Cabbage is a nutritious, leafy green vegetable with a long growing season. It can grow in both the spring and the fall, and it can tolerate a range of temperatures and conditions. Cabbage does take a fair bit of room to be grown indoors, but the outcome is worth it if you have the space. Plant a variety of cabbages with different growing periods, and you will have cabbage available for months at a time.
Get a planter that is about 10 inches deep, 12 inches wide and the largest length-wise that you have room for. Put a layer of gravel on the bottom, and set the whole planter on the drip tray.
Fill the planter with rich, loamy loose soil. Mix in continuous-release vegetable food according to the instructions on the package.
Place a cluster of three cabbage seeds separated by about three inches every 12 inches. For example, if your planter is 36 inches long, plant two clusters of seeds with their centers 12 inches apart and 12 inches from either end. Cover the seeds with half an inch of soil, and put a toothpick between them to mark the location.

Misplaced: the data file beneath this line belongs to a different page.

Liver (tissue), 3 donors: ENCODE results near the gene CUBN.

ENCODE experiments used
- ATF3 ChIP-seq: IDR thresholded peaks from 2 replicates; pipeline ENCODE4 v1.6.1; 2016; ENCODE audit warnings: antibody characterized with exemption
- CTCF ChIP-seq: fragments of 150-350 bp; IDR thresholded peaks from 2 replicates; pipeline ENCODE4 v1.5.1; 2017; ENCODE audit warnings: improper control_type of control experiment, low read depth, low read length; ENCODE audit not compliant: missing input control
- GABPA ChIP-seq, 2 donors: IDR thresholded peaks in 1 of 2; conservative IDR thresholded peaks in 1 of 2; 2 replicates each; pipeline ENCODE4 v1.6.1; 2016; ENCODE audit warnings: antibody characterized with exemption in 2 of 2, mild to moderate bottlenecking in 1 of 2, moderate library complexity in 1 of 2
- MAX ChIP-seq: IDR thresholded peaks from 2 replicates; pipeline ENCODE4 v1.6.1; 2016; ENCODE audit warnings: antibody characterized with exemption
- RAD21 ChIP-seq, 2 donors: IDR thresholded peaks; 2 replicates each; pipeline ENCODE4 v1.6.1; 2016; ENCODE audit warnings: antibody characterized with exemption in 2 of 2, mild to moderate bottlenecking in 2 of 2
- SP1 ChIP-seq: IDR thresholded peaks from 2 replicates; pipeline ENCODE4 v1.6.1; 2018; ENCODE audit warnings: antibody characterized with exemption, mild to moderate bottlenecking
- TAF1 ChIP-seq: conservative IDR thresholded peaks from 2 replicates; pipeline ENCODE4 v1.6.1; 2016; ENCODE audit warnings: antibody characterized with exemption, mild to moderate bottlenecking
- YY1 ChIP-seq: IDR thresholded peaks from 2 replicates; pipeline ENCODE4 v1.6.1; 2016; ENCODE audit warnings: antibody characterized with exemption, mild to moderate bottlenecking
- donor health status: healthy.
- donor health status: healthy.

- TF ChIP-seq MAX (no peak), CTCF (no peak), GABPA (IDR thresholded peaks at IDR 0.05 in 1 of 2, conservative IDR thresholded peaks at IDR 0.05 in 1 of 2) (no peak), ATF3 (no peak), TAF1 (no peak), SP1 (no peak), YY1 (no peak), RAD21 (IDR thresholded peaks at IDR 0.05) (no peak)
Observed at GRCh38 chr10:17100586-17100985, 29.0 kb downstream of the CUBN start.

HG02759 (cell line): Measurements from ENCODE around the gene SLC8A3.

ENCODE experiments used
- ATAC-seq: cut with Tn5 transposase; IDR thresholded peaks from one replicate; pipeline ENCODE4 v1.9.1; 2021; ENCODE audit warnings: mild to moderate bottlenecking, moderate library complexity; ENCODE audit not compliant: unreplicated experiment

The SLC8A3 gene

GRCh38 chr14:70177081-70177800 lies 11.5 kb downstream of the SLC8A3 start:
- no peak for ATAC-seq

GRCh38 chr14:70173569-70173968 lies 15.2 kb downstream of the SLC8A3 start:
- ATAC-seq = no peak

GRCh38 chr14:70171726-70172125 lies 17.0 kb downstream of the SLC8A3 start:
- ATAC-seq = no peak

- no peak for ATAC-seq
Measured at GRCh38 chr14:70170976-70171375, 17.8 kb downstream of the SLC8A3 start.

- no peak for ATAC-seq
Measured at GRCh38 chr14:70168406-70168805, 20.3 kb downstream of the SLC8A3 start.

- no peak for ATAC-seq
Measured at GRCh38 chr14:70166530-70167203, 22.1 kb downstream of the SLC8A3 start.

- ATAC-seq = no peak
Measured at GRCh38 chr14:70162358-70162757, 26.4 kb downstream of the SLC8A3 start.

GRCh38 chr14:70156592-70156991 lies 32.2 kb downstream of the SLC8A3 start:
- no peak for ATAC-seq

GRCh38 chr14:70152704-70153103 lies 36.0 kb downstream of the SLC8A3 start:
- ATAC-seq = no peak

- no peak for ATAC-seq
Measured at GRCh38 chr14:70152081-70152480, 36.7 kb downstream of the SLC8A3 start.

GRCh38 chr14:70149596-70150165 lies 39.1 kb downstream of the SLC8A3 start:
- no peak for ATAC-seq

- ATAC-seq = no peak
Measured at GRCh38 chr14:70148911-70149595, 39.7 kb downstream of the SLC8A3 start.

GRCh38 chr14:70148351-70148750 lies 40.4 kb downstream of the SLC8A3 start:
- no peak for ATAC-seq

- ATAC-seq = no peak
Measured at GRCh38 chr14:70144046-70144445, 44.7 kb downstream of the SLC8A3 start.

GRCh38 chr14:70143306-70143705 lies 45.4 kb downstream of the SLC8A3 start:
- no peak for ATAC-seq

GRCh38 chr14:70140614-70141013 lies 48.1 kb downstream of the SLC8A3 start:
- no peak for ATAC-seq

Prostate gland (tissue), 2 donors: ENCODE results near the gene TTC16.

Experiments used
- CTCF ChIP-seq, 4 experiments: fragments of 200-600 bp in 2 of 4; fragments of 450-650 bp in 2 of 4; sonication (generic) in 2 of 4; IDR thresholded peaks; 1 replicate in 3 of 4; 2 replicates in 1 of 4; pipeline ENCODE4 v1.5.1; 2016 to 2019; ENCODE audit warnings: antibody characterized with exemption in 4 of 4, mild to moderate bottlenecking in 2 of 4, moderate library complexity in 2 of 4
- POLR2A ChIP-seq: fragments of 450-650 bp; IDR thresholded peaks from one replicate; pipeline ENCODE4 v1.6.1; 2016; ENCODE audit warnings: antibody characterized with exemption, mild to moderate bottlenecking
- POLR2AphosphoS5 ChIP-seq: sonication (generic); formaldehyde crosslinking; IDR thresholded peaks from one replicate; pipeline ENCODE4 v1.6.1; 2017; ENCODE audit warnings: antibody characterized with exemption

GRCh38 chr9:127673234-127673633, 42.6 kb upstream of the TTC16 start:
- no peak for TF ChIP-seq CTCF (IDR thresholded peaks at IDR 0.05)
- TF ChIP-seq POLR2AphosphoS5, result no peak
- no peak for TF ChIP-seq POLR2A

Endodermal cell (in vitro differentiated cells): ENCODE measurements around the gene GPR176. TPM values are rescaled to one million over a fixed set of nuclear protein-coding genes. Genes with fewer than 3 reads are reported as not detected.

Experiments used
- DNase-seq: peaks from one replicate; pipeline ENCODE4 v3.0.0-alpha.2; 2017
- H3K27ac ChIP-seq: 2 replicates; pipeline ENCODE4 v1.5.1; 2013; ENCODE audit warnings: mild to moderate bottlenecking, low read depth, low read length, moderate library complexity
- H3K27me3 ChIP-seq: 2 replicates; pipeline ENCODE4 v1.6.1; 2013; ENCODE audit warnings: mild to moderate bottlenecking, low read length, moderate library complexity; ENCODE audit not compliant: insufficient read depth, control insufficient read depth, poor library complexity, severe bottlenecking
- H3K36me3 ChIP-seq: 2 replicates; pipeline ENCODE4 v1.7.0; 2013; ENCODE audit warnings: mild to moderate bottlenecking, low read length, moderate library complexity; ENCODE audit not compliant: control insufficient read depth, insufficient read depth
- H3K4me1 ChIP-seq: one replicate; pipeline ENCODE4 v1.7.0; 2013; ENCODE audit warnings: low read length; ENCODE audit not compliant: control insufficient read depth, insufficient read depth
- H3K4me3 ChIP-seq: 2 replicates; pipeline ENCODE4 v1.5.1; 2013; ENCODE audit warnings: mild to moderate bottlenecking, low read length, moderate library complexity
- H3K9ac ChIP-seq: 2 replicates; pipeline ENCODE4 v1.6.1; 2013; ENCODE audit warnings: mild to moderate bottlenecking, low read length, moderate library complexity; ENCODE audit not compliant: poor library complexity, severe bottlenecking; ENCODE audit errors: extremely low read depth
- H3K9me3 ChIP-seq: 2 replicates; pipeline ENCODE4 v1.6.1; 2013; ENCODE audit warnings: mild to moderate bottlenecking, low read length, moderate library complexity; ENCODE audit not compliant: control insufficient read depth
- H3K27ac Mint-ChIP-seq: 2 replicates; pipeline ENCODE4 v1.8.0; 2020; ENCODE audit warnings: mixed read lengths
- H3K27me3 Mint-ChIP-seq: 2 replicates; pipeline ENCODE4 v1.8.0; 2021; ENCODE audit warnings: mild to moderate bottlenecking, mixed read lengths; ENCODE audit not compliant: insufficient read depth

Place the planter in the sunniest part of the room. The more sunlight the cabbage gets, the better.
Water the plants every day, keeping the soil moist but not drenched.
After about six weeks, remove the two scrawniest or weakest-looking plants from each cluster. By this point, the cabbage heads should be developed.
Add 20-20-20 fertilizer to the soil when the cabbage starts to form its head. Add as much fertilizer as the package recommends. 20-20-20 fertilizer is made up of 20 percent each of potassium, nitrogen and phosphorous.
Harvest the cabbage when the head is firm and fully formed. Gently squeeze the head to test. If it is still soft, the cabbage is not ready. This will take anywhere from 60 days to more than 100, depending on the type of cabbage planted.